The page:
Def: doubtfulness or uncertainty of meaning or intention
Dear MSP Community,
I think of you every day. I miss your smiling facings, the busy atrium, the smell of coffee and pizza wafting through the building.
I wonder how your families are doing, how those with small children are coping, how you’re managing to take care of elderly parents and grandparents. And I’m indescribably sad for those of you who have lost loved ones and friends, and at a time when supporting one other is so incredibly difficult.
I also face many of these concerns, but am fortunate that I can continue to work while others cannot. Yet keeping things moving forward in a pandemic has its challenges. One of the most difficult things for me is making decisions with very little hard knowledge of what the future holds. Like many of you, I struggle with the ambiguity of where we’ll be even 3 months from now, let alone next year. That’s not how I like to operate; but who does?!
Yet move forward we must, even in the absence of information or the ability to plan with certainty. To guard against becoming immobile, I remind myself I can only do the best I can under extraordinary circumstances. Every decision made, every policy and process created or revised, is done with positive intent and based on the best information available day to day and even hour to hour. I’m hopeful that these decisions will be advantageous to most, yet am acutely aware that in some cases the outcome may not be so great.
One thing that has not changed amid this pandemic is MSP’s commitment to help students meet their individual goals while maintaining program requirements that allow for successful graduation and licensure in Michigan. If you’re one of those individuals who is negatively impacted by a process change related to the current crisis, please reach out to the same staff that serves you on campus; they’re working and ready to help you remotely. What helps me during this anxiety-provoking time is picking up the phone or drafting an email to get answers directly from the source. I hope you will do that, too.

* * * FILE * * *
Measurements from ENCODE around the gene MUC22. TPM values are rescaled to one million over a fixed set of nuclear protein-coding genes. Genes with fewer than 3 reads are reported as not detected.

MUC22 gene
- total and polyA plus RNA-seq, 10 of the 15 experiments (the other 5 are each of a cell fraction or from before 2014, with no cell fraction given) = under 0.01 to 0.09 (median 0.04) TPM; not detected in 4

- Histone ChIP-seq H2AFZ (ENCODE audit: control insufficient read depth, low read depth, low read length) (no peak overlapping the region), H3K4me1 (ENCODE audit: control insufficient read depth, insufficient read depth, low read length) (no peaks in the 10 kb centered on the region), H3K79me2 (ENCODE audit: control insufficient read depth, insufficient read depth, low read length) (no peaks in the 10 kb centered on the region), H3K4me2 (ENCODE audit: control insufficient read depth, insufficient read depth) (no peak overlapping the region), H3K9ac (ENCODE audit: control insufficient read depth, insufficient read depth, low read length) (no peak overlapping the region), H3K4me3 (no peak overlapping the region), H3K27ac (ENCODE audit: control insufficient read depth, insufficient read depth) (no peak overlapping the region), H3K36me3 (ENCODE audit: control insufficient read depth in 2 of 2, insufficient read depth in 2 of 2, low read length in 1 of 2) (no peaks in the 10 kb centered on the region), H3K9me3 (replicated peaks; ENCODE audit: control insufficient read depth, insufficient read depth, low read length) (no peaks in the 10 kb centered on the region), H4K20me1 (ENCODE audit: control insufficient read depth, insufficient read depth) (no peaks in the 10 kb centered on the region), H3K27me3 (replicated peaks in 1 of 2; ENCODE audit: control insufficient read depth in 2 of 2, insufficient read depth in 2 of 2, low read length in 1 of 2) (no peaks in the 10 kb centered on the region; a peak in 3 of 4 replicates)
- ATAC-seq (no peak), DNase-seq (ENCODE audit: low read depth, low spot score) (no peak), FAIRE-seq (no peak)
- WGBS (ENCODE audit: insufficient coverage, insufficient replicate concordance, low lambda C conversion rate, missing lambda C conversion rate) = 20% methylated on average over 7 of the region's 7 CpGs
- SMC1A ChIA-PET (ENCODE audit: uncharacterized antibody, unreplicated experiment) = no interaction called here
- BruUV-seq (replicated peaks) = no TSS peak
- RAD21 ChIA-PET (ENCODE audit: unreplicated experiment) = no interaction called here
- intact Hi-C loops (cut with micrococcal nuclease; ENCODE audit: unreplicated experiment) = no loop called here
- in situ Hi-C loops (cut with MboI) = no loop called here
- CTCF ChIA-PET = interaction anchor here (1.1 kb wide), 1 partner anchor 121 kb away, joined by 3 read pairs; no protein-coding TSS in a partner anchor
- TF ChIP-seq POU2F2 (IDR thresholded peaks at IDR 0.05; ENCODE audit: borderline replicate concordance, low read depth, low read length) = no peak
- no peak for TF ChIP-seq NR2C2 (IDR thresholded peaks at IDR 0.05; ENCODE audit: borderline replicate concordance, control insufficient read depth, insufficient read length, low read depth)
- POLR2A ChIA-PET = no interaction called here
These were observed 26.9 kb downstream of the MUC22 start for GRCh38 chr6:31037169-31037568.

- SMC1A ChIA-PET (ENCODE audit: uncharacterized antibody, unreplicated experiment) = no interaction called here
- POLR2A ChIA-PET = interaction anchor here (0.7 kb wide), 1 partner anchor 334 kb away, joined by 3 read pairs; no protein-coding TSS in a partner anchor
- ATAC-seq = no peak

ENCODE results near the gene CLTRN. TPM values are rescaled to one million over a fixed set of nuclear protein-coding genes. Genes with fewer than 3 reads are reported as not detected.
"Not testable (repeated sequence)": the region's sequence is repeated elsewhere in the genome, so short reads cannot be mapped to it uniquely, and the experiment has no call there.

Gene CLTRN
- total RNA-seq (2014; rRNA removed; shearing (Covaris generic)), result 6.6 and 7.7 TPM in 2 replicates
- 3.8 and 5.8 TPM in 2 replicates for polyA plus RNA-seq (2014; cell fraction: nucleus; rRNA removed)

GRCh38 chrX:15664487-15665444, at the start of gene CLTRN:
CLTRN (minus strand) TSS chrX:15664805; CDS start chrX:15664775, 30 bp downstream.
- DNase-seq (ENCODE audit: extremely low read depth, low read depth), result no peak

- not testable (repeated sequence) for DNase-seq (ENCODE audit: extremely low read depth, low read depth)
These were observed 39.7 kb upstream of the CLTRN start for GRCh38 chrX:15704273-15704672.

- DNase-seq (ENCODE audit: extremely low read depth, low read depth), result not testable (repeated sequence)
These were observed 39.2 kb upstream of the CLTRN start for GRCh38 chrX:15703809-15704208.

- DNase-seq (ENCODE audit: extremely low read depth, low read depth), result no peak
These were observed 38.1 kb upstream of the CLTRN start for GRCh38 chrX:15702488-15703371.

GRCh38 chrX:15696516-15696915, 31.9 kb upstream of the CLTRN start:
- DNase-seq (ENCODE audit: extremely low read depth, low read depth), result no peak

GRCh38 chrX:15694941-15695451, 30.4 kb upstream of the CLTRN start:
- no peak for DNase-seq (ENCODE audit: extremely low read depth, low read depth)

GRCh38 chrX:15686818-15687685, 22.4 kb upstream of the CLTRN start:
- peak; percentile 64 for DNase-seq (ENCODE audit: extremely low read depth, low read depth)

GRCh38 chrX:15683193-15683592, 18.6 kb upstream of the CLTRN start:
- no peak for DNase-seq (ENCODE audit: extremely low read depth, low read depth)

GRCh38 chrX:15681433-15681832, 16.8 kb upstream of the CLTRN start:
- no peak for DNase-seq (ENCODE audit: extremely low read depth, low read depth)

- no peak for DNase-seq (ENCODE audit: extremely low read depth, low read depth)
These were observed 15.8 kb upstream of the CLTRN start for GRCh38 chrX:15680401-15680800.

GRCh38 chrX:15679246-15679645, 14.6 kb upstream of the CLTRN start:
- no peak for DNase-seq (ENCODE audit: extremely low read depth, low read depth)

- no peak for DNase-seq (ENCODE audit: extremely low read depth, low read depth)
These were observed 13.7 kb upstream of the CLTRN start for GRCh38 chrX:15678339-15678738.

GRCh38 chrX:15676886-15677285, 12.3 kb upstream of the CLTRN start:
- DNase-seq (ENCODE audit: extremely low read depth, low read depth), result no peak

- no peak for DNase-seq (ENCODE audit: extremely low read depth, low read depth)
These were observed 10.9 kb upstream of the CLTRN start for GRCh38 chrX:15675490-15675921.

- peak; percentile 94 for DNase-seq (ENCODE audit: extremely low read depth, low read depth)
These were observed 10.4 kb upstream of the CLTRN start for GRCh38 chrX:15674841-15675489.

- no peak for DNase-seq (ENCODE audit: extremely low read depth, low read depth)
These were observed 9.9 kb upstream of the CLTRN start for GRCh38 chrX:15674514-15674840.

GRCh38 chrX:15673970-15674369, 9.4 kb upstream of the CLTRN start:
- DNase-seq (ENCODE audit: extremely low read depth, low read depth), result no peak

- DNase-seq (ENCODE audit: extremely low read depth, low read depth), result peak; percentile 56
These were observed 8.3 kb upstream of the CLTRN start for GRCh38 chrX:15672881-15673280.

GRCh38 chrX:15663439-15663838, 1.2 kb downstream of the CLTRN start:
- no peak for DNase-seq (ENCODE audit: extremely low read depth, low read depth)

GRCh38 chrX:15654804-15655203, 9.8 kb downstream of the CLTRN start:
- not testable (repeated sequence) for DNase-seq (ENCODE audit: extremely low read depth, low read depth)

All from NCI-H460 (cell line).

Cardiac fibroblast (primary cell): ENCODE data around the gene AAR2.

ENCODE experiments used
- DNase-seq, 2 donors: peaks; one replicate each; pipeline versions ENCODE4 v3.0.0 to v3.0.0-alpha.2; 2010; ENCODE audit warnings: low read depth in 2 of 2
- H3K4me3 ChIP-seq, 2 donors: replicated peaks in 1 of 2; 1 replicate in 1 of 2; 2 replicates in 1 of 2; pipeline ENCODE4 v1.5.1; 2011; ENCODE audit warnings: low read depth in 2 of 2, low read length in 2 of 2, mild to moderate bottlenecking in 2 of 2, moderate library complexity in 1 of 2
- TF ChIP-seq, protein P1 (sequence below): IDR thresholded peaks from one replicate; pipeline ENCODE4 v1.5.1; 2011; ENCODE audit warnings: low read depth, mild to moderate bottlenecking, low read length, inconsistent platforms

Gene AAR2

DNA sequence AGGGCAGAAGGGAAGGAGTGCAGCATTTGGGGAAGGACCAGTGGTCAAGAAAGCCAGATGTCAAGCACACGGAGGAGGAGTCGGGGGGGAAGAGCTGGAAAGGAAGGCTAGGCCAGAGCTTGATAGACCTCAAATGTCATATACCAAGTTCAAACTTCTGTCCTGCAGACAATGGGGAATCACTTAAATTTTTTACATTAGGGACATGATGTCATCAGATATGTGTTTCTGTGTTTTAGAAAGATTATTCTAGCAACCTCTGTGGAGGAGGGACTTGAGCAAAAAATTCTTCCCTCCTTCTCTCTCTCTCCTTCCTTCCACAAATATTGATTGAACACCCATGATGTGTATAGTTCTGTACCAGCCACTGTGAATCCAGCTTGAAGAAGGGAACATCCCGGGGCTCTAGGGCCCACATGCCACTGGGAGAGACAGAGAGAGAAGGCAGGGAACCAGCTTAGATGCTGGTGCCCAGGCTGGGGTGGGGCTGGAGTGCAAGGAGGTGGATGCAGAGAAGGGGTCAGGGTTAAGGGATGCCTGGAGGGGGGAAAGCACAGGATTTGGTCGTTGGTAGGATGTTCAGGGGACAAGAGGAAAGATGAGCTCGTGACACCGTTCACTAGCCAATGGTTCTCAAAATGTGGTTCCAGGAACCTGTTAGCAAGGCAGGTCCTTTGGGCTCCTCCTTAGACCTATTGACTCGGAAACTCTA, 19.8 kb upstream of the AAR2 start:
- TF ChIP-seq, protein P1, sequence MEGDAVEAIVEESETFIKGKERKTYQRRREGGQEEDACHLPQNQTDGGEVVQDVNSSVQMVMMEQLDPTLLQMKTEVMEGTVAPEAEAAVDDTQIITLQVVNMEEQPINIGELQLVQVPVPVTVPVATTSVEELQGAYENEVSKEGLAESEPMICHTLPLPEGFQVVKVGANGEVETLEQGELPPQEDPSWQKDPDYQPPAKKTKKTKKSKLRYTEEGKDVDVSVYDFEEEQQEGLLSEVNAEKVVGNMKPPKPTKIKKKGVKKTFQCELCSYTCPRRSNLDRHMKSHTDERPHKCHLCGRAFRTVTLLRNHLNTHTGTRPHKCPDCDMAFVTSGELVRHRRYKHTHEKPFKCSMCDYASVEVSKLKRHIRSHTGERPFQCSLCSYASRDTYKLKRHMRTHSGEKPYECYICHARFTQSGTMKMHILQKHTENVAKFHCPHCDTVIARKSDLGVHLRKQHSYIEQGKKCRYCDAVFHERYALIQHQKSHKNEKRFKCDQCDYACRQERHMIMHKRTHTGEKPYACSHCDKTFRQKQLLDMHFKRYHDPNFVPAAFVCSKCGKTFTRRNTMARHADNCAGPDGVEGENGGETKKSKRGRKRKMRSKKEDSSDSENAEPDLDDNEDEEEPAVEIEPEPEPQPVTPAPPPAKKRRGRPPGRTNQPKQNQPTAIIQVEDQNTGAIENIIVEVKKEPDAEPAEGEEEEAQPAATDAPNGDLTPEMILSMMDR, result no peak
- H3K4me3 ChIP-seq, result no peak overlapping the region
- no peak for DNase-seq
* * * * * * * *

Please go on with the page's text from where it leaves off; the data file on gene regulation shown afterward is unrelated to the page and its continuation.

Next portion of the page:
To help us manage our anxiety, we search for answers: What will the fall semester look like? When can I go back to my clinical training site? When will we once again see construction on our new building? Unfortunately, the answers to these questions are dependent upon so many things that are out of our control.
That’s where ambiguity comes into play. Many of us struggle with not knowing and not being able to plan for the future. If I allow it to happen, my anxiety will quickly spin out of control, exacerbated by my inability to provide answers to your questions. But as we in the psychology profession know – at least intellectually – we can make choices as to how we manage our anxiety.
I recently came across an article in The Atlantic that helped me better understand the brain-based relationship between anxiety and ambiguity. As with most, things, our responses to ambiguous situations differ by individual. The article states,
“As a rule, humans prefer certainty to uncertainty. Studies have shown that people would rather definitely get an electric shock now than maybe be shocked later, and show greater nervous-system activation when waiting for an unpredictable shock (or other unpleasant stimulus) than an expected one. Where people differ is in the degree to which uncertainty bothers them… So not knowing what to do, not knowing what’s going to happen, not knowing what other people are thinking and feeling—these situations are ripe to breed anxiety in anyone, depending on how well they’re able to tolerate uncertainty.”
I cope by recalling life experiences that have taught me how to better tolerate uncertain times. I call upon the skills I learned as a student at MSP to deal with what is essentially an existential crisis at this time. While we may be quarantined with others, we must each learn how to individually adapt to the unknown. I tell myself that most of us are facing the same challenges, that there will be an eventual outcome. And at this time of uncertainty I am certain of one thing: that whatever the outcome, we will not only survive, we will thrive, whatever the future holds.
I hope you can rest assured in the knowledge that all of us behind the scenes at MSP are committed to informing ourselves with the best information available, following the Governor’s guidelines, and monitoring for best practices on how to proceed at the end of this period of struggle. Each decision is data driven and made after a painstaking process of discussion and deliberation between me, Vice President Diane Zalapi, Academic Dean Dr. Shannon Chávez-Korell, Dean of Student Services Amanda Ming, Clinical Training Director Dr. Heidi Martin, and Clinic Director Dr. Jim Maher.
In the meantime, here is an excellent article recommended by Dr. Chávez-Korell, 7 Science-Based Strategies to Cope with Coronavirus Anxiety. I hope you and those in you circle of family and friends find it helpful; I did.
In health and community,
Find reliable information on the MSP COVID-19 Closure Resources page.